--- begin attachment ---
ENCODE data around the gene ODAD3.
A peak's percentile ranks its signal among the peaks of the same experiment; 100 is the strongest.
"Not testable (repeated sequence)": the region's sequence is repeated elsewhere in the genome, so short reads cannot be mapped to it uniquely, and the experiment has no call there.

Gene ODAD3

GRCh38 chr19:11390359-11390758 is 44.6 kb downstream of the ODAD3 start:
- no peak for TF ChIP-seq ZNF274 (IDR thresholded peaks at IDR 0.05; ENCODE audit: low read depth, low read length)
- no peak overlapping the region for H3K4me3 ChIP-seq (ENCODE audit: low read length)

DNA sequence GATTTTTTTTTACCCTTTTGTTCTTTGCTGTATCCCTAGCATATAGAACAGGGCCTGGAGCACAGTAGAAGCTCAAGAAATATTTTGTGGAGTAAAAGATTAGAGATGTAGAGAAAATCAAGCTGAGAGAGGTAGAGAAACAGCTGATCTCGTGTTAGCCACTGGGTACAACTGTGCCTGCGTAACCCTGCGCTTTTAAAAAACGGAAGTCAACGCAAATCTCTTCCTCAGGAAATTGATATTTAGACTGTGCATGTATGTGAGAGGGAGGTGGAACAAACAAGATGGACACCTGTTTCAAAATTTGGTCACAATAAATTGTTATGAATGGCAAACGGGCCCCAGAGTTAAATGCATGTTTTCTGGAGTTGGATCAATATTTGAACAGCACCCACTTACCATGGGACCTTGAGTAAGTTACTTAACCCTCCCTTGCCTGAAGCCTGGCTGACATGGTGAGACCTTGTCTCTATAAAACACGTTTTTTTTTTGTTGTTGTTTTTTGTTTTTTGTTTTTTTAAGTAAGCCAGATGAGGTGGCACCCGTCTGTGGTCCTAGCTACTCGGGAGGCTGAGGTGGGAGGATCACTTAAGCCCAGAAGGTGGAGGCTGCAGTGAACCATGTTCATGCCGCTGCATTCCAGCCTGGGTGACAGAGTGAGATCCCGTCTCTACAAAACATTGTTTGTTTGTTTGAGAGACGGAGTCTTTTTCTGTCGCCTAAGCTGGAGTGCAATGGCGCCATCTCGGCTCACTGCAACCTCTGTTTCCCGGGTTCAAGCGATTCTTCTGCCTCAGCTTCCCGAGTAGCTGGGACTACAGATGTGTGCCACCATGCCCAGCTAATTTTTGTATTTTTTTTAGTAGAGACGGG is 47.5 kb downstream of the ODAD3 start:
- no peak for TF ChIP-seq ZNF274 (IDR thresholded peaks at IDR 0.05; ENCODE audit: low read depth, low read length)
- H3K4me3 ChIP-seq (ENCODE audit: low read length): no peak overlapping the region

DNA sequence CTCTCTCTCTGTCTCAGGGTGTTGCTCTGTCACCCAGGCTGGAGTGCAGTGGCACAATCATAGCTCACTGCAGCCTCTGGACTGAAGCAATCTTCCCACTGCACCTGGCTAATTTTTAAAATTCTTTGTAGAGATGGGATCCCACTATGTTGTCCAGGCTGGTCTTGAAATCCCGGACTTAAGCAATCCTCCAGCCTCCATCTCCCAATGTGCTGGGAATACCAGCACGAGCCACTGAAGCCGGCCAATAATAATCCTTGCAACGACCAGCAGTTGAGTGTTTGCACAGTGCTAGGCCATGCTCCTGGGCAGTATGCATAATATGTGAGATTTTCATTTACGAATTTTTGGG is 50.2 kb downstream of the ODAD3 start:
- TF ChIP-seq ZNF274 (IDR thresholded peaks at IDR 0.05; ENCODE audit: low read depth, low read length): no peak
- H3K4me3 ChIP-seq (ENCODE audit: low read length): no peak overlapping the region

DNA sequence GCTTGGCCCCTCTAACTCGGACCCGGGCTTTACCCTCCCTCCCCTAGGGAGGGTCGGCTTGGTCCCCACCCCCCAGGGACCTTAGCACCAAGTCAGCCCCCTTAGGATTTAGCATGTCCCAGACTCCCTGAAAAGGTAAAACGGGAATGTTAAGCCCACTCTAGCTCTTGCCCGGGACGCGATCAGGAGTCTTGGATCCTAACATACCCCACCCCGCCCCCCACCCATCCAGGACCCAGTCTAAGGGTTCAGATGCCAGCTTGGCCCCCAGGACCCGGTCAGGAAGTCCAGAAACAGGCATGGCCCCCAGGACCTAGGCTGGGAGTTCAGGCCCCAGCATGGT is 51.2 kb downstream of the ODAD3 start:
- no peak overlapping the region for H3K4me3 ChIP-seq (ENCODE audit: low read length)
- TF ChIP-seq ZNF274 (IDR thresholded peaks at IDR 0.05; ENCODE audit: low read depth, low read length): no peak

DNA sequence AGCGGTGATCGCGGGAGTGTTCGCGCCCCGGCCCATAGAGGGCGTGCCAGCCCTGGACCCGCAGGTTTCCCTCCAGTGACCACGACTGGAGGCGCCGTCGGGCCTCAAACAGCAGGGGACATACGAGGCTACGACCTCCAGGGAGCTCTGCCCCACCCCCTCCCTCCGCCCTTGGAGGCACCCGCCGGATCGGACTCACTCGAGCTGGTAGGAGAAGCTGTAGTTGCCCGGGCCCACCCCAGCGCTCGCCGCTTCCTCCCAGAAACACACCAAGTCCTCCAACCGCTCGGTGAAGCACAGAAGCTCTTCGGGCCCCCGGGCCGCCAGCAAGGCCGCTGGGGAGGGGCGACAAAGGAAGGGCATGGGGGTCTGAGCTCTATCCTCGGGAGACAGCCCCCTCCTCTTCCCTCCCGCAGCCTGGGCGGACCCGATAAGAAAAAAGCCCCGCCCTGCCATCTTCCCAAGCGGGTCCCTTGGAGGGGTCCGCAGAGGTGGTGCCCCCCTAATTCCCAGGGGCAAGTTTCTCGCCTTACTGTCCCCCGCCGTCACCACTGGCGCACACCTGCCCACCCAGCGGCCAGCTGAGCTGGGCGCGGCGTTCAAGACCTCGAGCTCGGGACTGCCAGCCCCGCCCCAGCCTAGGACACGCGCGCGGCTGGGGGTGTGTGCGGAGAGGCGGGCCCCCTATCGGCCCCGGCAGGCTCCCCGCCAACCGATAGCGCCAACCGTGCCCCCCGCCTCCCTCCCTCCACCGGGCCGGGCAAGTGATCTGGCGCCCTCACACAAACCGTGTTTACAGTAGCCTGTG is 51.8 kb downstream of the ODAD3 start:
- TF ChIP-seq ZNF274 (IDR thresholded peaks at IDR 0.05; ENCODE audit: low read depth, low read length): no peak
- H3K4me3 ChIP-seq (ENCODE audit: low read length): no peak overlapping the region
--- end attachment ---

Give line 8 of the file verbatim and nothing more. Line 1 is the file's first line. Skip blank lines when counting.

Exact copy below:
DNA sequence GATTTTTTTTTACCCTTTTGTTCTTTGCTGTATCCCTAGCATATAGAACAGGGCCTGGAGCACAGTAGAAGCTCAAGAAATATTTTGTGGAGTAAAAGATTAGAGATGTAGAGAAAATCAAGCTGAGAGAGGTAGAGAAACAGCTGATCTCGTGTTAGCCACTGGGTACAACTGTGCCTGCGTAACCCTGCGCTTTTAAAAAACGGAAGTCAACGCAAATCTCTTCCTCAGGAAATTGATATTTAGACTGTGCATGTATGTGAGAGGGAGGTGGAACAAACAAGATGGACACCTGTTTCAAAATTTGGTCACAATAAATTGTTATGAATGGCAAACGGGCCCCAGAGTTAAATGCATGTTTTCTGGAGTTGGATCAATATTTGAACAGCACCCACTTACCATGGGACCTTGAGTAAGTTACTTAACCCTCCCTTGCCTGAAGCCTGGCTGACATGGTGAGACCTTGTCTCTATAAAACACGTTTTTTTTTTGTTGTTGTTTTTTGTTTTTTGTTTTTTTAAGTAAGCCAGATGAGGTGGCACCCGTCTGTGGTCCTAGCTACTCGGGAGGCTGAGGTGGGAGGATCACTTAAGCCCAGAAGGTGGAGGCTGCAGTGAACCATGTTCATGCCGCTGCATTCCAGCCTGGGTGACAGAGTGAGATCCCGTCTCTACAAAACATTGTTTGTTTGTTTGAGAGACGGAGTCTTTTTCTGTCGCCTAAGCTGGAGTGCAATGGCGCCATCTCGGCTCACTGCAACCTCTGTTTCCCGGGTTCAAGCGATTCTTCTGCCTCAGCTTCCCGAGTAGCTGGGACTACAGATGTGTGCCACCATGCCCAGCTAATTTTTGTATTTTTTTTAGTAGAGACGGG is 47.5 kb downstream of the ODAD3 start: